A saw-whet owl watercolor is a great subject for painting. Big eyes, fluffy feathers – what’s not to like!
So let’s paint an owl I said. I love painting owls I said. They’re really fun! Oh boy, oh boy what a toughie. I’d forgotten how hard all those delicate markings were and this almost ended up in the bin. But I continued on he finally came together. Just have faith and all will be well!
Introduction and Materials for your Saw-Whet Owl Watercolor
I’m working on a quarter-sheet (11×15) piece Fabriano Artistico paper. It’s 140lb cold press which is the most common type of watercolor paper. It’s great for painting on, takes paint well and allows you to easily soften edges and work wet into wet.
- Ultramarine blue
- Burnt Sienna
- Yellow Ochre
- Cadmium lemon
Quite a limited palette for this painting. But there’s a lot of contrast in the reference photo so we don’t need to overdo it with the color palette.
Start With an Outline Drawing
I start with an outline drawing. I use a mechanical pencil with HB lead. Not too soft as we don’t want the graphite to smudge. The drawing has just enough detail that we know where to put the paint but not so much that it doesn’t give us some leeway.
Guess and Check the Values using a Value Scale
Using a value scale (I like this one from Paul Centore) I first estimate the values for different parts of the reference. The light is coming from the right so we know that the darkest values are on the left.
First paint the shadow side of the owl
We’ve measured the values so we know what value the shadow side should be. I mix up a mix of ultramarine and burnt sienna to the right value and put it over the whole of the shadow (i.e. left) side of the bird. Yes it looks dark!!!! Keep the faith – we’ve measured it and we know it’s right! It just looks dark next to the white paper. You’ll start questioning yourself at this point but trust the process and it will work out.
Start to Put the Dark Markings In
Preferably while the shadow color is still wet start to put in the darker feathers on your owl watercolor. Using a fairly thick mix of burnt sienna drop in color into the shadow side. Also take the markings out into the light side. Try and keep some of the edges soft. You can soften them by taking a clean damp brush and wetting the paper right next to the wet color. The wet color will slowly seep into the paper you just dampened and make a beautiful soft edge. One of the best things about watercolor!
We can now see that our original gray wash wasn’t too much at all! Now the dark brown feathers are in it all starts to make sense.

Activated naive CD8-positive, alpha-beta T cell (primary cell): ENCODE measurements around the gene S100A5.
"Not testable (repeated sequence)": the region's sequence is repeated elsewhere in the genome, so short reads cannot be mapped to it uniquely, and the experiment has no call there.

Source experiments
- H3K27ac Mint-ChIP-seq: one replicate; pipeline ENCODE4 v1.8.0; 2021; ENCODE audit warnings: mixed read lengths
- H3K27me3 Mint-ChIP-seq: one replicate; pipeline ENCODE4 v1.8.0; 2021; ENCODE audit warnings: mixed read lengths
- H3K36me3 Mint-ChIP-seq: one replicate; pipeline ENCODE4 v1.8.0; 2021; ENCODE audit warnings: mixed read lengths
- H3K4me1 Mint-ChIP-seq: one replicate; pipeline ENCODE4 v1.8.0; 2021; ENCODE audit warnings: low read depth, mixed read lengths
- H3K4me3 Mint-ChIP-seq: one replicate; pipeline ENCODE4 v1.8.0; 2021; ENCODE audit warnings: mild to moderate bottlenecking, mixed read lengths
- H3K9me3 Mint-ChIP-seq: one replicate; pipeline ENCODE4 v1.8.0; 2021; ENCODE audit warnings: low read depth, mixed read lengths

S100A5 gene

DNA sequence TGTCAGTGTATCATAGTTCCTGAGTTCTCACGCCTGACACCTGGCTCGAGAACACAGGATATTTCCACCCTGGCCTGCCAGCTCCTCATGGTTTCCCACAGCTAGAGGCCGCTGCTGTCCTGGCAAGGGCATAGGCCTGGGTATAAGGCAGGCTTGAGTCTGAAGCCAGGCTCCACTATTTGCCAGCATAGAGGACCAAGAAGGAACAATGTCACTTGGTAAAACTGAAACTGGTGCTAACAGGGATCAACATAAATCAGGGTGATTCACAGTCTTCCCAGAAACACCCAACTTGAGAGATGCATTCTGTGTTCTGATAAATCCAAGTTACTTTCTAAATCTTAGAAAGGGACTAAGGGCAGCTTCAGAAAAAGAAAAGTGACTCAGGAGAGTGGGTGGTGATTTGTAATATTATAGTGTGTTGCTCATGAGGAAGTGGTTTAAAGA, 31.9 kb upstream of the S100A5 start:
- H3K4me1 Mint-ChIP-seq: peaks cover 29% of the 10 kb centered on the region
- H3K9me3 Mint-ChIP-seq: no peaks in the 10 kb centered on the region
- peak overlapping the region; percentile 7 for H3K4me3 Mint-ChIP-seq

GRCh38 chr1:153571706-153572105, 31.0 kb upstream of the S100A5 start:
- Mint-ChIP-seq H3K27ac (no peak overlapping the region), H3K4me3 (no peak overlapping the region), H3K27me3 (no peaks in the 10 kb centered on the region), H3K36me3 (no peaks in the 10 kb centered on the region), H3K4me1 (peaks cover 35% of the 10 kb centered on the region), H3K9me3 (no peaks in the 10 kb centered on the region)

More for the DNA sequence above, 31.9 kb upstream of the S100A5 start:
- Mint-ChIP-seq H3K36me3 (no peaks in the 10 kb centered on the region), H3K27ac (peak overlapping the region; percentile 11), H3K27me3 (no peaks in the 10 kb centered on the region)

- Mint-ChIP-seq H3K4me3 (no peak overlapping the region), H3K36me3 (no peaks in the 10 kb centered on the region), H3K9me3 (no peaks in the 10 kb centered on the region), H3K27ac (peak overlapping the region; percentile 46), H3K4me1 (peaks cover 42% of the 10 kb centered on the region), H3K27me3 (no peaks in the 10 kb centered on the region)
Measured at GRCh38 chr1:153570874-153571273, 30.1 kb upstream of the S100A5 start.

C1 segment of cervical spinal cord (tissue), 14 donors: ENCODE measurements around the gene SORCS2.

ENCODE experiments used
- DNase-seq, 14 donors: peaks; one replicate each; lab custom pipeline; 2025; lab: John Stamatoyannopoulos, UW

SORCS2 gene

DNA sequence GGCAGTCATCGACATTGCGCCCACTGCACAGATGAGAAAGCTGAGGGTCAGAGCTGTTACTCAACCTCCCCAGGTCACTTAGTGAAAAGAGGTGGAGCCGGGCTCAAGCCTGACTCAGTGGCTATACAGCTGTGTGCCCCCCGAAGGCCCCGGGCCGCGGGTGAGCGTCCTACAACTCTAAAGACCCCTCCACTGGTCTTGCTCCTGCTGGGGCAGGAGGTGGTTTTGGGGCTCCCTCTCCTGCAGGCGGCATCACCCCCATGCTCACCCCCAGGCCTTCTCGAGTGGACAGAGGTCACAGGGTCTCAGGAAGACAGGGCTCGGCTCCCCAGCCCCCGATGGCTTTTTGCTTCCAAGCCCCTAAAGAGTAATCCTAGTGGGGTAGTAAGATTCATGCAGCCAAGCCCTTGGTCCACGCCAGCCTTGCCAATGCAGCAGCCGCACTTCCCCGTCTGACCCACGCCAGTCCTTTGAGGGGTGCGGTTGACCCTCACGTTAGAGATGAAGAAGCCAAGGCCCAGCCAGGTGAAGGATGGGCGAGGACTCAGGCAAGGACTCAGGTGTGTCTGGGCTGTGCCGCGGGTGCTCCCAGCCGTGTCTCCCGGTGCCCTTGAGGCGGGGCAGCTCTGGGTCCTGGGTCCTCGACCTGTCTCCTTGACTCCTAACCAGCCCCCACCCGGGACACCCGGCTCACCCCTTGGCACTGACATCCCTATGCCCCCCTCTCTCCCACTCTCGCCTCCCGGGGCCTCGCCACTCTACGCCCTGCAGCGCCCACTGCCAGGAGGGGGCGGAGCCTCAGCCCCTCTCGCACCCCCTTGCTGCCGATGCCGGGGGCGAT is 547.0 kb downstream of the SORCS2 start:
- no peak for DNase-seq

Take the Dark Markings into the Head
Put in the Wings with a Few Flicks
Owl Watercolor – Use a Darker Mix for the Eyes
Now comes the best part! When we put in the eyes our owl watercolor will really come alive. We use a darker (and less runny) mix for this using burnt sienna and ultramarine. You may also want to use a slightly smaller brush for this slightly more fiddly work. Although if your round brush has a good point to it that will work well too.
We put in the pupil using the dark and make sure to leave a small piece of white paper showing. This will be our highlight. We leave the iris white (we can put that in later) and outline the eye in the same dark mix. As we don’t want a hard edge around the eye we quickly take a damp brush and soften the area around the eye. This makes it look like the eye is in shadow.
Wow what a difference yes! I always love this part!
When the dark part is dry mix up a lighter yellowy orange color (a red and a yellow or some cadmium orange) and put in the iris.
Paint in the Beak for your Owl Watercolor
The beak is a slightly bluer mix of the ultramarine and burnt sienna. Make it darker on the left (where it is in shadow) than it is on the right. If you can soften the join where it meets the white feathers so much the better.
Owl Feet Have Subtle Shading
Now I have to admit something here. Bird feet are not my strong point and I always dread getting to this part. The way I’ve found to deal with them is to try and treat them as one big shape. If I don’t get too involved in the detail of talons and claws and such they come out much better. Just a wash of burnt sienna as a base color and a slightly darker mix to add in some shadows should get us most of the way there. A slightly darker mix still for the talons and we’re done. Phew!!!
We’re Almost Done!!!
Painting the Rock is Much Less Stressful!
Painting the rock is another favorite bit of mine. Start by just a flat wash over the whole rock. While it’s still wet spray some water and splatter some paint in. It will give the wash a mottled texture that really does look like an old rock. And it’s fun!
Finally – Some Flicky Wings to Give Some Character
I decided to depart slightly from the reference and liven up the wings a bit. Using a fairly dark mix of our trusty ultramarine and burnt sienna (slightly more burnt sienna to make it on the brown side) I used a flicky action with the brush to emphasize the wings. You have to take the plunge and have confidence with this technique. There are no second chances. But I think it definitely looks better this way.
Full Video of the Whole Process
I hope you enjoyed this painting and thank you for reading/watching. After a slightly shaking start I really liked the way he turned out. I run online zoom classes regularly and if you would like to be notified of upcoming classes or new videos please sign up for my mailing list.